Best,
[name]. 

(Update: Oct. 6, 2020)

Thank you for helping students create community and connection in the age of Coronavirus. Sukkot is a time of joyful celebration, and since it is celebrated outdoors, its traditional celebrations are uniquely suited to our current situation. Plus, the weather in St. Louis happens to be gorgeous!

This week, we have a number of special events including: Snacks and Soups at a Sukkah Open House, JewCrew Sushi in the Sukkah, and Shawarma in the Sukkah with Reshit, our Israel Fellow, and Matan Chan, Hebrew lecturer. This is all happening at the extra-large Chabad House Sukkah (click for photo) by advance registration and with limited capacity.

New for this year, we have a mobile-Sukkah on the back of a pick-up truck (click for photo)! This helps us reach both students who live on campus and those in the surrounding neighborhoods. We have already visited the South 40, the Delmar Loop, Clayton, and the Kingsbury/Kingsland area. Soon, we will be at the Dorchester building, in the DeMun area, and wherever young people invite us to bring the Lulav, Etrog, snacks, and hand sanitizer.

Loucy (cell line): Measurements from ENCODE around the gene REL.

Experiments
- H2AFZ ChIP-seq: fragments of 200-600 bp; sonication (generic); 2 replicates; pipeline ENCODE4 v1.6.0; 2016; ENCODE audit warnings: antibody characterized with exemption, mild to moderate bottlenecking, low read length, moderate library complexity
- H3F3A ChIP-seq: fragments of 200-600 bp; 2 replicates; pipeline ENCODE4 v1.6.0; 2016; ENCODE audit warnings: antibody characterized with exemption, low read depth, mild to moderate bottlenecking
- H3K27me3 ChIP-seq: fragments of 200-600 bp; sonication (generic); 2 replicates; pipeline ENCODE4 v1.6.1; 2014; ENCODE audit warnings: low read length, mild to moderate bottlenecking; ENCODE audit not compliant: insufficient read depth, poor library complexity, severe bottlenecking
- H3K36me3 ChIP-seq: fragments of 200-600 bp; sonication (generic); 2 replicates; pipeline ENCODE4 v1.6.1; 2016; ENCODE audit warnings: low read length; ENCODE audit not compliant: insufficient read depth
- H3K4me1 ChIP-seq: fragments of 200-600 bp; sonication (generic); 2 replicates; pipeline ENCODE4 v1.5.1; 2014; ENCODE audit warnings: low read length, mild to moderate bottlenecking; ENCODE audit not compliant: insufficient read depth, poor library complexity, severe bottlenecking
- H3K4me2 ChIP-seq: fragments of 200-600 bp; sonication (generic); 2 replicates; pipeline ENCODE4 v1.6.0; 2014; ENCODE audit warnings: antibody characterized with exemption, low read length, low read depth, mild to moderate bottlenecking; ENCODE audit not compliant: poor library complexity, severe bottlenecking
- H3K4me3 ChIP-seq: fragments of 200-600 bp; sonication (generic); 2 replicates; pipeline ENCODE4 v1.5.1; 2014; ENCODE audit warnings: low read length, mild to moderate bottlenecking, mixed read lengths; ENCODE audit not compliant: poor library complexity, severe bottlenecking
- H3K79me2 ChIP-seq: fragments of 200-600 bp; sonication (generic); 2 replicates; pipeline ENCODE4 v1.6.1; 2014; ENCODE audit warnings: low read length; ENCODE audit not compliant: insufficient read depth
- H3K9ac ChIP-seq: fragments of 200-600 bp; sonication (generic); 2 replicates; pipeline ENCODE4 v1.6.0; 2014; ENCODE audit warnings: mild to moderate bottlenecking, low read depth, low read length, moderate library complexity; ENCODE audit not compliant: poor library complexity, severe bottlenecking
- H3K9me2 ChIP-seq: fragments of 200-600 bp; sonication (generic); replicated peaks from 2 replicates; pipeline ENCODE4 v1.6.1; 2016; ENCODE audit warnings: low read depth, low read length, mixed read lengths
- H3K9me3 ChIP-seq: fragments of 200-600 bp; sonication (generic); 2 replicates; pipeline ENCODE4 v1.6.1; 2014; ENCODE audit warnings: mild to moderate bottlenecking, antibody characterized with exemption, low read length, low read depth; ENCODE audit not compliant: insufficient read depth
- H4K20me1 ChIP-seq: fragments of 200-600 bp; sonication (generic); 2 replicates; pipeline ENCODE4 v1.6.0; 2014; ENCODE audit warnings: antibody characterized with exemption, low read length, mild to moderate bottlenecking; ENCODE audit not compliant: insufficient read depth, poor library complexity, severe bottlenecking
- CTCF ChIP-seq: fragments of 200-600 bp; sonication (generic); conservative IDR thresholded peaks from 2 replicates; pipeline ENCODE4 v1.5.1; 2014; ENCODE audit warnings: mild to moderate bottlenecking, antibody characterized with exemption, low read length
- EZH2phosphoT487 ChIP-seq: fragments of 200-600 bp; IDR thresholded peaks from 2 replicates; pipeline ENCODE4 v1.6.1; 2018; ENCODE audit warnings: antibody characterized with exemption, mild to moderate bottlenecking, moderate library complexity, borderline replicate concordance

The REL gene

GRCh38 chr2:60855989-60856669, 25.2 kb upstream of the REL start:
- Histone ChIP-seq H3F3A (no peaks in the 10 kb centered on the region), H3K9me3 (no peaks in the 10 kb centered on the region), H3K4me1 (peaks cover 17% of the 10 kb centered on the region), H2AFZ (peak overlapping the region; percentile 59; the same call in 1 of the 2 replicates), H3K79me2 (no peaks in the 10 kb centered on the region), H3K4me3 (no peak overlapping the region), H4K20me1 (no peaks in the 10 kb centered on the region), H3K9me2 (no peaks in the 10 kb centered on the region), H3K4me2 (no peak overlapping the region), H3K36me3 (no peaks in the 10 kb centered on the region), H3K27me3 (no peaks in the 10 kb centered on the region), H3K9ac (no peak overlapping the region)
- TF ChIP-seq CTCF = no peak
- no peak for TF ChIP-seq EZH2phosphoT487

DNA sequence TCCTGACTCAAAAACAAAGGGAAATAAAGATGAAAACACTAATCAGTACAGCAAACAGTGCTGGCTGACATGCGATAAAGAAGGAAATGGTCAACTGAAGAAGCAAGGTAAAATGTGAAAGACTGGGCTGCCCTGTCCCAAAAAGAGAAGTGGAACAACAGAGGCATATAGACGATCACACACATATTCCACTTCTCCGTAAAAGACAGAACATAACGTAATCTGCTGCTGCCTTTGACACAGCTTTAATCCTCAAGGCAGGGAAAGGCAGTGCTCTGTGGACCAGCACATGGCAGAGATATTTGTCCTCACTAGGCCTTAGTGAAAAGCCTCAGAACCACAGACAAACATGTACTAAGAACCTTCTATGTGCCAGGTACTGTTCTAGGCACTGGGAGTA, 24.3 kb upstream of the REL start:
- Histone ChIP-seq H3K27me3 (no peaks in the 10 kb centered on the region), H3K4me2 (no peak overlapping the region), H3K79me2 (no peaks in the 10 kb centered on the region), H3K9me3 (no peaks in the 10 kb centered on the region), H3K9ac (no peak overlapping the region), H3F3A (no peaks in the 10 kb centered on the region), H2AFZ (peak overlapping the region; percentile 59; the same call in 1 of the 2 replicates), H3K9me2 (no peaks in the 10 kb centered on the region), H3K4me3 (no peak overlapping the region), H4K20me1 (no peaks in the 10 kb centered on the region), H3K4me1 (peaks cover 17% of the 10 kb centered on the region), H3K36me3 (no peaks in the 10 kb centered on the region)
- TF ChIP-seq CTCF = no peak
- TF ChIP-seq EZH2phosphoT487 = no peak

We are also planning for this coming weekend - the holiday of Simchat Torah - in which we will rejoice in the completion of another cycle of reading the Torah, and in restarting it from the beginning in a very real reaffirmation of our ongoing commitment to Judaism even in these times of uncertainty. We are still ironing out the details with input from our Infectious Disease Specialist and we will publicize them to students as soon as we can. (Incidentally, we will recite Yizkor during this holiday and I am glad to add names of your loved ones to our service. Please email their Hebrew names to me by Friday at noon.)